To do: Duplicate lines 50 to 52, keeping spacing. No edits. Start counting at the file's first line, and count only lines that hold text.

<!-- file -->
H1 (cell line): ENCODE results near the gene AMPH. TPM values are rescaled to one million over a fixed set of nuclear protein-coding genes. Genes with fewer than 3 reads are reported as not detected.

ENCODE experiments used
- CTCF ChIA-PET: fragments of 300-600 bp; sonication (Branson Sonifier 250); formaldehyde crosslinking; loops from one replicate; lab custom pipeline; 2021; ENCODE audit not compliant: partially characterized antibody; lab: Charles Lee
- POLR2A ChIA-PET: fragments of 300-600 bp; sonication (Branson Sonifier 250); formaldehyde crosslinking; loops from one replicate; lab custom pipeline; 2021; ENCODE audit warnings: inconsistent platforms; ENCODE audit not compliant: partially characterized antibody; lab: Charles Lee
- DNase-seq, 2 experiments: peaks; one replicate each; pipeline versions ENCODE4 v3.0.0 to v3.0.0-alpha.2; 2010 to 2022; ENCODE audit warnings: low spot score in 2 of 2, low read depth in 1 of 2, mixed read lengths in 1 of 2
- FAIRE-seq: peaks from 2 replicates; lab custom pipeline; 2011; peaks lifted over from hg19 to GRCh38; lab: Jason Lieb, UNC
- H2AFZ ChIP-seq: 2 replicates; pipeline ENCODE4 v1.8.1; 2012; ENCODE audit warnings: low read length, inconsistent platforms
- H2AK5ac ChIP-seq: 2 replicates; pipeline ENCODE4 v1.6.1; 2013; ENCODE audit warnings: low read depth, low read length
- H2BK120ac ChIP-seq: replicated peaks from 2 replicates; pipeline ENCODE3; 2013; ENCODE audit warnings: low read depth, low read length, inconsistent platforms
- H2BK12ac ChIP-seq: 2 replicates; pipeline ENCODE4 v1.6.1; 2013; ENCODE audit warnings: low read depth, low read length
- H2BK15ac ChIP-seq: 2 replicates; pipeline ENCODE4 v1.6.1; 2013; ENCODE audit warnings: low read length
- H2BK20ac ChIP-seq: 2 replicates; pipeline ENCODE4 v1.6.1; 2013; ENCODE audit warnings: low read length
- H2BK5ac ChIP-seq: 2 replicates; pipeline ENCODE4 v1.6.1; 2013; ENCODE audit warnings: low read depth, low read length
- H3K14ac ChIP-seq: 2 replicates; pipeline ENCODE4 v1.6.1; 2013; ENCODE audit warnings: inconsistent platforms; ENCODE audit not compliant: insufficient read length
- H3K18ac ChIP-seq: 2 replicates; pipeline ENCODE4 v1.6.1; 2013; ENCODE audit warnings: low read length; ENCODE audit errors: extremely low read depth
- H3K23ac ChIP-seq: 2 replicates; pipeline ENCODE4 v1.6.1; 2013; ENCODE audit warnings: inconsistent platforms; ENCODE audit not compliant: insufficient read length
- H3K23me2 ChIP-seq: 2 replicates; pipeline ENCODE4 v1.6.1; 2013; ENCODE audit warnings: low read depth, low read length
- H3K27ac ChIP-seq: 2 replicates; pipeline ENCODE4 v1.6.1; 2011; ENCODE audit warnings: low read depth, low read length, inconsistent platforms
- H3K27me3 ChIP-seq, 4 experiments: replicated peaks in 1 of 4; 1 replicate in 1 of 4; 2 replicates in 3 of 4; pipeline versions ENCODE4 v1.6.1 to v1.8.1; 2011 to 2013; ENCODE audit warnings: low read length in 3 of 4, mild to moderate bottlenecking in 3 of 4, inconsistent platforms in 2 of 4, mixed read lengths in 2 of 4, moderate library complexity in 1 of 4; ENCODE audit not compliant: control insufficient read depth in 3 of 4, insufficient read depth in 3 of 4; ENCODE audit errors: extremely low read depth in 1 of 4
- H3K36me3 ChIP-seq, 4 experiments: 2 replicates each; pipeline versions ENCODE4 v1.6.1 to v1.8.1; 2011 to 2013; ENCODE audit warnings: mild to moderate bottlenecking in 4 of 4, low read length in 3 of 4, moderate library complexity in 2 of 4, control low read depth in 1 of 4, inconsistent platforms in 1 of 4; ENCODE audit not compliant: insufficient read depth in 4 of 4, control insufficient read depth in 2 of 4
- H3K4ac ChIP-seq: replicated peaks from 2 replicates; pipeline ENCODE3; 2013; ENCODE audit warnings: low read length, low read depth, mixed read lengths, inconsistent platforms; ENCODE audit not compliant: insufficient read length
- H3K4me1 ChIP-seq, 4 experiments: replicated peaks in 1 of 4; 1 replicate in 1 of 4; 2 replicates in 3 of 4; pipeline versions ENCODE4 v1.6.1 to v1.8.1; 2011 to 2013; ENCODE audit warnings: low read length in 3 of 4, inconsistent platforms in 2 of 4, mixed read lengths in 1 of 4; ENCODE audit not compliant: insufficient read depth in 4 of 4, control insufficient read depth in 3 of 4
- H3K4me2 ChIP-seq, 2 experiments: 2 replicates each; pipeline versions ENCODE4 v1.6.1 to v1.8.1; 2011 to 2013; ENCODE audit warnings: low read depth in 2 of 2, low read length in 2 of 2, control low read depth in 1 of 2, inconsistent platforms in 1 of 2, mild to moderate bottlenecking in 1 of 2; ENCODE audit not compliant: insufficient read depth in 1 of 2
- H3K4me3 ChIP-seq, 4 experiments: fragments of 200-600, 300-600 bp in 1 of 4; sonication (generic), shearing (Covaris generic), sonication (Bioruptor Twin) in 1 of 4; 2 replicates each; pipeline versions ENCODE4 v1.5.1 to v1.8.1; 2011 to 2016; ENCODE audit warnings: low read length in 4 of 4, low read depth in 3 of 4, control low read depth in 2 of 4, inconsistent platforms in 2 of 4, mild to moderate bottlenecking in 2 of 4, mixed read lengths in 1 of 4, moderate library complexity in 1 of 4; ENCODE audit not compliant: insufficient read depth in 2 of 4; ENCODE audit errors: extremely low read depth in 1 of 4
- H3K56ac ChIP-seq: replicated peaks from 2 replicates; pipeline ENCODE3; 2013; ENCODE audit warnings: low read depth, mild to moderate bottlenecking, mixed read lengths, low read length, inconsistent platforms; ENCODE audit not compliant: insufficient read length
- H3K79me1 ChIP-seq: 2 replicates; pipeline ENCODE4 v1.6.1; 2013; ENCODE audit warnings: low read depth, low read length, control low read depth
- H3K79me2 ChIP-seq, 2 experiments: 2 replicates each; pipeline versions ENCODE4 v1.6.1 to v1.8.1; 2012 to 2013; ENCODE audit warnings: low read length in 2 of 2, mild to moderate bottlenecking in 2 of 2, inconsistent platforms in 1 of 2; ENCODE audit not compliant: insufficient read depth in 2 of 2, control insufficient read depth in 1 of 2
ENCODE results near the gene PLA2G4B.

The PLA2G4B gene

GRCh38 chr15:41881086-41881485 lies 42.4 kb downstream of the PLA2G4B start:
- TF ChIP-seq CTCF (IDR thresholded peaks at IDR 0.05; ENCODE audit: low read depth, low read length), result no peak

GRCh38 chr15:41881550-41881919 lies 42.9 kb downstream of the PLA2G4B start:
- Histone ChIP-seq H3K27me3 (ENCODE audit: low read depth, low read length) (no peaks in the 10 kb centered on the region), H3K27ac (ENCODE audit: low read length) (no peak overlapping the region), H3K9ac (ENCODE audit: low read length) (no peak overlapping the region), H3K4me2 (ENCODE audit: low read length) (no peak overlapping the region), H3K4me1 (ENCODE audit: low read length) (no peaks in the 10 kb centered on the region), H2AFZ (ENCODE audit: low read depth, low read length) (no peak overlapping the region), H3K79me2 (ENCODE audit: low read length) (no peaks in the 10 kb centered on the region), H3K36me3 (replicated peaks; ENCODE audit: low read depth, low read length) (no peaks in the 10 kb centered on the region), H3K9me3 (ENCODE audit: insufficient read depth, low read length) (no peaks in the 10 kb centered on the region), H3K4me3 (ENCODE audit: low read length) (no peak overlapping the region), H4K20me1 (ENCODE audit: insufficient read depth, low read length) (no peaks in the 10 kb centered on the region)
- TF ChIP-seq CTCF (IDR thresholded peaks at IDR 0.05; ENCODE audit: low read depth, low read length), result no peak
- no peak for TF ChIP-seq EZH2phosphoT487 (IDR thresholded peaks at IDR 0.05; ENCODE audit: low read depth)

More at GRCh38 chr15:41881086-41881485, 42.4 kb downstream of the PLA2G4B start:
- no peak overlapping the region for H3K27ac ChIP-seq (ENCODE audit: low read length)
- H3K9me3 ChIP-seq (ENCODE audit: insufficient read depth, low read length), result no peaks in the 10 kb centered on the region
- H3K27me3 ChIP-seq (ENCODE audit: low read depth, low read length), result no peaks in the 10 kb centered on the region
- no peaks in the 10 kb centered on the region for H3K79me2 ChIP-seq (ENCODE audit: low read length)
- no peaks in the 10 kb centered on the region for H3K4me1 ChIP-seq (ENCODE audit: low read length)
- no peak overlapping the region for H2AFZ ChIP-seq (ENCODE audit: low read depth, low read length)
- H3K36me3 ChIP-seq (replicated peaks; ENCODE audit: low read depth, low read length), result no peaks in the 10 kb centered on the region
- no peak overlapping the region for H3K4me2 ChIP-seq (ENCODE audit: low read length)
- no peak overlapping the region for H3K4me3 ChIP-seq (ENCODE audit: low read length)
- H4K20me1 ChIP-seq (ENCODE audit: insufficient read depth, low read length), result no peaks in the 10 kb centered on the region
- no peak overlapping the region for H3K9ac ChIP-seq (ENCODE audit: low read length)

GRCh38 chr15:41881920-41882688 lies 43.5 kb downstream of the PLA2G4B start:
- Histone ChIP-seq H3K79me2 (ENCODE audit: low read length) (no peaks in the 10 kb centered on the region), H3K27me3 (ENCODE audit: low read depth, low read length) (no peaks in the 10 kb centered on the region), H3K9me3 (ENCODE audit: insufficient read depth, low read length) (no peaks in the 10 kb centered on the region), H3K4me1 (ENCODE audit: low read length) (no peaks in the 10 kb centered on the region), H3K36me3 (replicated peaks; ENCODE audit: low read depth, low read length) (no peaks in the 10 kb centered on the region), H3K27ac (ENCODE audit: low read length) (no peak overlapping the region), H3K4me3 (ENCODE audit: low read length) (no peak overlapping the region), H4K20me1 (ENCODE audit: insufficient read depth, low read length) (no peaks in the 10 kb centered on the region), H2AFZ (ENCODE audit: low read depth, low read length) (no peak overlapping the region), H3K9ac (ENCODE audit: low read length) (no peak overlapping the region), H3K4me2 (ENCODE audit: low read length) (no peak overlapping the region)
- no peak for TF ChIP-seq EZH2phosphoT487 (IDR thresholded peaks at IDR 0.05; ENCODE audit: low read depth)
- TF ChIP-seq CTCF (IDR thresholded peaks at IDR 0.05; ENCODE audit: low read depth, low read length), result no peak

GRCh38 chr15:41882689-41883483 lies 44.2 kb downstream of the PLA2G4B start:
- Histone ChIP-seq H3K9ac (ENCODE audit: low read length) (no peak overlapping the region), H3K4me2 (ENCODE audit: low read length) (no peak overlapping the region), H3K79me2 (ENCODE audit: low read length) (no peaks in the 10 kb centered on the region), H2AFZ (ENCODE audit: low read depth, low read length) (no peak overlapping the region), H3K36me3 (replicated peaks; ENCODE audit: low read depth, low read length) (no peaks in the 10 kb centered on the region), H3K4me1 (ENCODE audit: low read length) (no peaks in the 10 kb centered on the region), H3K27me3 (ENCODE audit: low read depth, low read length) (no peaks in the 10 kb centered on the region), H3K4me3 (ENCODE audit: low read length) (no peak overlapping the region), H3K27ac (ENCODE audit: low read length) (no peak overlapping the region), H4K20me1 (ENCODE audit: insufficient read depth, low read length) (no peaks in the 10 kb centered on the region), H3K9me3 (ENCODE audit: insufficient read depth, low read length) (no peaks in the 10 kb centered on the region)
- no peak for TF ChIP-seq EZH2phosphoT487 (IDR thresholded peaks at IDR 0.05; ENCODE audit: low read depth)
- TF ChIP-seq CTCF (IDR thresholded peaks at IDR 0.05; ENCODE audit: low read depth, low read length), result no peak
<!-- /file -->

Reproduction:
- no peak for TF ChIP-seq EZH2phosphoT487 (IDR thresholded peaks at IDR 0.05; ENCODE audit: low read depth)
- TF ChIP-seq CTCF (IDR thresholded peaks at IDR 0.05; ENCODE audit: low read depth, low read length), result no peak

GRCh38 chr15:41882689-41883483 lies 44.2 kb downstream of the PLA2G4B start: